There will be a live online launch event for The City's Son with Tom today, September 6, 2012, from 3-4 PM Central Standard Time. To participate go to: http://www.ustream.tv/channel/flux-author-chat
TQ: What would you say is your most interesting writing quirk?
Tom: You mean as product or process? If the former, my relentless urge to mythologise everything I can get my hands on. If the latter, probably the way I speak every line aloud to myself under my breath while I'm writing. For interesting there, read intensely annoying for those around me, obviously.
TQ: Who are some of your favorite writers? Who do you feel has influenced your writing?
Tom: Oh gosh, way too many to count. I think The City's Son lists Neil Gaiman, China Mieville, Patrick Ness, Alan Garner, and David Almond as direct influences. The Glass Republic will certainly add Ursula Le Guin to that list. On top of them, I love John Le Carre, Frances Hardinge and Jon Courtenay Grimwood, though you might not be able to see it so much in the work. To be honest I'm kind of a sponge, I'm influenced by pretty much anything I read.
TQ: Are you a plotter or a pantser?
Tom: The most disorganized and effort-intensive mix of both. I start out plotting, get over excited and then start writing before I'm done. Coast for a bit. Get stuck. Cry, rage, eat junk food. Whine that it should be easier and then go back to plotting. No one should ever try and learn from me.
TQ: What is the most challenging thing for you about writing?
Tom: Ha! The remorseless availability of sugar as a distraction mechanism. No, seriously. I have to write outside the house. Otherwise my fridge and my page are both empty at the end of the day.
TQ: Describe The City's Son in 140 characters or less.
Tom: Teenage graffiti artist & homeless crown prince of London wage secret war on crane-fingered god of demolition. With monsters, many monsters.
(I tested it on twitter. 140 exact.)
TQ: What inspired you to write The City's Son?
Tom: This is kind of post-facto rationalization, but looking back I was trying to build a mythology for the modern city. Something that would do for the urban what dryads and nyads did for the pastoral in greek myth. So I put glass skinned spirits in the streetlamps and animated the trains with lightning heeled Railwraiths, stuff like that.
TQ: What sort of research did you do for The City's Son?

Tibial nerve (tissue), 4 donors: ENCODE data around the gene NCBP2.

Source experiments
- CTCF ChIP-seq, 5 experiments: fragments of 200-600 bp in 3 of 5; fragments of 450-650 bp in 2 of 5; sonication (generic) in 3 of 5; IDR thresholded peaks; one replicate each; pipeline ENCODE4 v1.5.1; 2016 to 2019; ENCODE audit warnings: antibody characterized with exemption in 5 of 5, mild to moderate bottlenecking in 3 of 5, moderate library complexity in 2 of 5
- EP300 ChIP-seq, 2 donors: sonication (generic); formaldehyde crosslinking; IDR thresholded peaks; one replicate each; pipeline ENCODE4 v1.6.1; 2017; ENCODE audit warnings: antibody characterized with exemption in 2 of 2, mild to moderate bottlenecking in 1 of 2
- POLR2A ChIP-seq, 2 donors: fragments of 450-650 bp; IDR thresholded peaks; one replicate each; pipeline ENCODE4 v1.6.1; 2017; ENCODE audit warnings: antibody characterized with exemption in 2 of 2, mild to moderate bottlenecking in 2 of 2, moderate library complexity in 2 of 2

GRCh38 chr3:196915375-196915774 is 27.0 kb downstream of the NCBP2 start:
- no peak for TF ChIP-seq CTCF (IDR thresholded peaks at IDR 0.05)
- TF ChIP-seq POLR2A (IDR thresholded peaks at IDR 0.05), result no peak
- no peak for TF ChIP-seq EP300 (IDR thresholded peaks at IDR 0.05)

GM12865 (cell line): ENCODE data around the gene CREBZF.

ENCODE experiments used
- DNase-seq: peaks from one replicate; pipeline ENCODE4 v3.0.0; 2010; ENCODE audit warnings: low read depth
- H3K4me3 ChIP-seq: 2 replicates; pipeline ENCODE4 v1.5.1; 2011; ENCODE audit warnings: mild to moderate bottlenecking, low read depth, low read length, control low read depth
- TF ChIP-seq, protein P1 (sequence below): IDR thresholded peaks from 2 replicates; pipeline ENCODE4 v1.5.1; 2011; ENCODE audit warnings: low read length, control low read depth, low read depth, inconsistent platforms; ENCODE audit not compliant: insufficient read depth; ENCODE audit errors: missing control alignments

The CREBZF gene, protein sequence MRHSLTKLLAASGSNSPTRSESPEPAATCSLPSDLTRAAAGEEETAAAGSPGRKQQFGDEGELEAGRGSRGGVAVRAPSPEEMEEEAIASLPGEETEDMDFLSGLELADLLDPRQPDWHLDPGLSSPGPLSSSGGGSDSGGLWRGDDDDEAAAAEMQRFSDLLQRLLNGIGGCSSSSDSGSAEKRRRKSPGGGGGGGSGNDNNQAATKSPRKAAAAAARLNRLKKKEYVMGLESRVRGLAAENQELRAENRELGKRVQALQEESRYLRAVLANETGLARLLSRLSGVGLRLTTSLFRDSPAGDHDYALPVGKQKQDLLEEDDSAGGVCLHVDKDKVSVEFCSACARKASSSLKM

Tom: For the bulk of the story, the only research I needed was a spot of ambling around the city, squinting at electricity pylons, statues and cranes with a speculative eye. One of the joys of setting something in your own backyard, saves on wikipedia cruising.
TQ: Who was the easiest character to write and why? Hardest and why?
Tom: The easiest character to write, hands down, was Victor. He's a homeless Russian dude who enters the story about half way through with dozens of tall stories about madcap capers in the Soviet Union, to listen to him, he was in the army, the kgb, the politburo and the diplomatic corps, and held a pivotal role in pretty much every major turning point in the cold war. The thing is, he rather unnervingly keeps displaying skills that indicate all his tall tales are true. The hardest to write was probably Electra, she's a Sodiumite, a streetlamp spirit. The Sodiumites are mute and communicate in semphores of light, they use electromagnetic fields like telekinesis, they dance to silent rhythmic pulses of light and have dances they wield as weapons. I wanted a sense of a very different, strange culture and writing from inside that POV was interesting, but tough.
TQ: Without giving anything away, what is/are your favorite scene(s) in The City's Son?
Tom: Ooh, tough one. There's a scene where my two female leads, Beth and Pen, are running out across the night time city, tagging it with graffiti and scrawled poetry. It's a reaffirmation of their friendship, a ritual and a shared adventure and I'm really pleased with it. That, and the scene where the giant scaffolding wolves attack, of course.
TQ: What's next?
Tom: Next is the sequel, The Glass Republic - It's about beauty, and the sinister uses it can be put to, scars and revolution. Pen's the lead character. I like to think that The City's Son gives you a broad spectrum intro to the world of the Skyscraper Throne, Glass Republic is a deep dive.
TQ: Thank you for joining us at The Qwillery.
Tom: Thank you!
The City's Son
The City's SonThe Skyscraper Throne 1
Flux, September 8, 2012 (US)
Hardcover and eBook, 480 pages
"Gritty, dynamic, and beautiful.
I can't wait for more."
author of Blood Magic
Running from her traitorous best friend and her estranged father, graffiti artist Beth Bradley is looking for sanctuary. What she finds is Filius, the ragged and cocky crown prince of London’s mystical underworld. Filius opens Beth’s eyes to the city she’s never truly seen—where vast spiders crawl telephone wires seeking voices to steal, railwraiths escape their tethers, and statues conceal an ancient priesthood robed in bronze.
But it all teeters on the brink of destruction. Amid rumors that Filius’s goddess mother will soon return from her 15-year exile, Reach, a malign god of urban decay, wants the young prince dead. Helping Filius raise an alleyway army to reclaim his skyscraper throne, Beth soon forgets her old life. But when her best friend is captured, Beth must choose between this wondrous existence and the life she left behind.
Amazon : Barnes and Noble : Book Depository (US novel) : Book Depository (UK novel)
Books-A-Million : IndieBound
Books-A-Million : IndieBound
The UK Cover
(Published August 2, 2012 by Jo Fletcher Books)
|© Mia Whitmore Photography|
Website : Twitter